Recently there’s been a lot of talk about essential oils. Have you been wondering whether it is just hype or whether you are missing out on something important?

Both are true.

“Essential Oil” is a term used to describe the oil created by a particular plant. Each one is specific to the type of plant that makes it. No two plants make exactly the same essential oil.

Why Are Essential Oils Produced by the Plant?

Essential oils are usually produced to either attract pollinators or deter insects. An example of a pollinator attracting oil would be rose fragrance or the fragrance of jasmine. These oils are usually released by the flowers and attract bees and other pollinating insects.

Some plants keep insects from chewing their leaves and stems by producing essential oils that beetles and other chewing insects don’t like. An example would be the essential oils of the Lavender plant. Many of our favorite herbs create essential oils that keep insects from chewing on them. For instance, rosemary, basil and cinnamon all have distinctive essential oils that we use when we cook with their dried leaves and bark. We like their taste, but most insects find them distasteful or even toxic.

How are essential oils removed from the plant?

They may be distilled, cold pressed or, for delicate flowers like rose, a process of enfleurage is used. To get essential oils out of a plant without the green stuff of the leaves and stems, plants are usually distilled. Huge quantities of a specific plant are placed in a still with water. When the water boils, the essential oils are combined with the evaporating water and are transported to the cool area of the condenser. Here the
water and essential oils are cooled and collected together. The tiny quantity of essential oils float to the top and can be captured and separated from the water.

This is why pure essential oils are expensive. Because it takes about ten bales of lavender plants to produce small bottle of essential oil. Citrus plants are usually cold-pressed to create essential oils. Orange, Grapefruit, lime and Lemon rinds are pressed to express their oils. Citrus fruits are phototoxic, or will burn your skin if you are exposed to sun. Chemicals that are phototoxic may be removed and an essential oil called “five fold” is then produced.

Essential oils of fragile flowers such as roses, jasmine, violets and others are produced by a process called enfleurage. Petals are laid onto a flat bed of wax, where in a few days the fragrance is absorbed by the wax. The first flowers are removed, and new ones are added. This continues for several days or weeks until the wax has absorbed a lot of the essential oils. This wax is then processed to create rose or jasmine or violet absolute.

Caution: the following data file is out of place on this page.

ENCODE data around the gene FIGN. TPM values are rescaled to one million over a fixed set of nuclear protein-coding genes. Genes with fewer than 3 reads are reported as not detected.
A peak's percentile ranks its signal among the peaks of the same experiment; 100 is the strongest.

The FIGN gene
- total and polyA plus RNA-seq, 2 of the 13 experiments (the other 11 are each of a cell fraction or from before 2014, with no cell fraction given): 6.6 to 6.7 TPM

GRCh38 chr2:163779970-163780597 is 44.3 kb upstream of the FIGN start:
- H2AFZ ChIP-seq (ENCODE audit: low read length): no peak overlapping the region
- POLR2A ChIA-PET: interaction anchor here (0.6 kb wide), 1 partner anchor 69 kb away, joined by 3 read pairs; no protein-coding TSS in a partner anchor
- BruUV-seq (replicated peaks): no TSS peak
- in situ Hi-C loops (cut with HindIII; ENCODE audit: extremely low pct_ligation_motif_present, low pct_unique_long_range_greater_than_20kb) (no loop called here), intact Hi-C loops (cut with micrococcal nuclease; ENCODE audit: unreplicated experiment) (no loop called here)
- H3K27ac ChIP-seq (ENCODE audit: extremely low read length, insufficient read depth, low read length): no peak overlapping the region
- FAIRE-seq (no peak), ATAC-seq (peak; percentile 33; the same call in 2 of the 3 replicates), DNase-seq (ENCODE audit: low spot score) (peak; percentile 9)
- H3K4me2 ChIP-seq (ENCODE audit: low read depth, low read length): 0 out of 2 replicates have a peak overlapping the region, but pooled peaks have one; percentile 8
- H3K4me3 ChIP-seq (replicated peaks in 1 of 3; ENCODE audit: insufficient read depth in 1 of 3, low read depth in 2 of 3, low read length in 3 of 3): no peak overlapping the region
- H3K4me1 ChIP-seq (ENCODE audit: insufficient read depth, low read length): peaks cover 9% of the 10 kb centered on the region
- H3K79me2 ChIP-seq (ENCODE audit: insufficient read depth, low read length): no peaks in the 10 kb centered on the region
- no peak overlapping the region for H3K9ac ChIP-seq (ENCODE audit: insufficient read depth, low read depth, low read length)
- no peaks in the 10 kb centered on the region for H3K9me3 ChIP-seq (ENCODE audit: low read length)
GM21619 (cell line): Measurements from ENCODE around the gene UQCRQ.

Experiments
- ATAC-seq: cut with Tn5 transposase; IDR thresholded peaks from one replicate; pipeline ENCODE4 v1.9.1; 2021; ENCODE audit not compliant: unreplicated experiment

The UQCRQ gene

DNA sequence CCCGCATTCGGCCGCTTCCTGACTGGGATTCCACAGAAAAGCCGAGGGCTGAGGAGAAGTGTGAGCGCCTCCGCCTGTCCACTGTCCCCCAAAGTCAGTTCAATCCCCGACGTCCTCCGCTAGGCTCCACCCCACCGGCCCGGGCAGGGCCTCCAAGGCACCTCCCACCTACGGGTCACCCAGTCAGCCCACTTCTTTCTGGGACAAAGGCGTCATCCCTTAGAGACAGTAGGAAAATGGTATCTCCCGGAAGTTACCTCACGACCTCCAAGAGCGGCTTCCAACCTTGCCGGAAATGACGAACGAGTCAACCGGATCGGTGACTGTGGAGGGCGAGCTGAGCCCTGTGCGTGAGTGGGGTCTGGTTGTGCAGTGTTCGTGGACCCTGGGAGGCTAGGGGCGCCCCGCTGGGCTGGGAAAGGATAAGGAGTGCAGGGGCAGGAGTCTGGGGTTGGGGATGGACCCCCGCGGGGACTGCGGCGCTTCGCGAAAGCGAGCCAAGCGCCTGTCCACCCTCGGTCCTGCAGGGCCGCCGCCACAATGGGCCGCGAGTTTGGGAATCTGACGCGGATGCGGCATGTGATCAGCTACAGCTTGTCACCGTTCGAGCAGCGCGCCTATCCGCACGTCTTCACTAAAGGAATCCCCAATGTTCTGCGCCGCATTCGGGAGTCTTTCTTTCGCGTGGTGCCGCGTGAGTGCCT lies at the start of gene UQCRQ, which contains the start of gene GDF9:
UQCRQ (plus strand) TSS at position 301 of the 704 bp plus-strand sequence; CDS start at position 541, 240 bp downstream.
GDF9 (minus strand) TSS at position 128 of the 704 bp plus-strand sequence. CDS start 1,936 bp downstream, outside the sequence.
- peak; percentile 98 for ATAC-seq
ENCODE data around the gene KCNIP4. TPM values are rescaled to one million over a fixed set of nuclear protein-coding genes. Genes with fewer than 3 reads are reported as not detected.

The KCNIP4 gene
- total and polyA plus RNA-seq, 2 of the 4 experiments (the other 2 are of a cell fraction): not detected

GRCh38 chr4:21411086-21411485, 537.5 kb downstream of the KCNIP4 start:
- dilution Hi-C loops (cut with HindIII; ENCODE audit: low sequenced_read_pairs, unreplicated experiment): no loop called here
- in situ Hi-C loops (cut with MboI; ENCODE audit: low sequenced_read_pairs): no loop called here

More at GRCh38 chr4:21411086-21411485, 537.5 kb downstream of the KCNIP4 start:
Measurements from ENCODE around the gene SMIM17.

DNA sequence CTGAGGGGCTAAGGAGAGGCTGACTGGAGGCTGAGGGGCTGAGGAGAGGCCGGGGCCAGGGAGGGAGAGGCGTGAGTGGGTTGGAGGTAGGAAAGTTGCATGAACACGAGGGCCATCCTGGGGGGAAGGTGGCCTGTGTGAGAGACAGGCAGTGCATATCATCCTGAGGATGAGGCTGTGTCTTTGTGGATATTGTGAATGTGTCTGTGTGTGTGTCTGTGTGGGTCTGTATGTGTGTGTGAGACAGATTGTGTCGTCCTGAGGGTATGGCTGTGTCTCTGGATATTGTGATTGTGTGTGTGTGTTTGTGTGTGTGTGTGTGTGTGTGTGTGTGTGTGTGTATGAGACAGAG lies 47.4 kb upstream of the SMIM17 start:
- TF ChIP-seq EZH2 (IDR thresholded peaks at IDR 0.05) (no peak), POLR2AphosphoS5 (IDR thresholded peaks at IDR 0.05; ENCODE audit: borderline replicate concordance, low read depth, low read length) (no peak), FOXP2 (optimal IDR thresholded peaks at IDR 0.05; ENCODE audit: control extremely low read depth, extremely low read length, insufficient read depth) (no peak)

These processes are all very labor intensive and have been used for hundreds of years in some parts of the world to create essential oils for medicines and for perfumes.

How Should Essential Oils Be Used?

Because they are so intense they should not be used straight on the skin. Essential oils should be diluted with oil, witch hazel, or a diffusing solution before they are applied to the skin. A drop of lavender essential oil in a tablespoon of unscented lotion or oil is enough to rub onto the skin for a lovely fragrance to calm your nerves or quiet a restless nighttime.

The labor costs and huge quantities of plants required to make essential oils keep the prices high. But you need only a few drops to create a big affect. This is one reason that essential oils may be diluted before they are sold, or mixed with artificial oils to lower the cost. Choose a reputable source to get a pure product.

Essential oils are complex compounds that may have multiple affects for people. Lavender may calm your nerves, deter insects or help stop the pain of a burn. (I always keep some lavender lotion in the kitchen for the times my hand hits a hot oven rack.) That is because essential oils are not one chemical, but a combination of
chemicals that the plant produces. Often we are not even sure of all the chemicals in an essential oil. But most essential oils have a long history of use and there are resources for finding how to use them.

When combined in lotions and other body care products essential oils may solve more than one problem. For instance, they may be antibacterial and also have a lovely fragrance that raises your spirits.

Since essential oils are designed by plants to evaporate, they do not last a long time in soap and perfumes. Usually, they evaporate quickly and have a short shelf life. That is why big box stores do not usually choose products that have natural essential oils. They do not tolerate hot warehouses, or long storage times, or bright lights.

If you purchase a few quality essential oils for your personal use, keep them out of direct sunlight and in cool conditions (but not freezing). Enjoy the benefits of fragrance, and other attributes with just a few drops added to an oil such as olive oil.

Humans have developed alongside their garden plants over thousands of years, so essential oils are much less likely to create allergic reactions than artificial fragrances. Try them to discover which ones are good for you. Enjoy them as a way to enrich your life without artificial chemicals.

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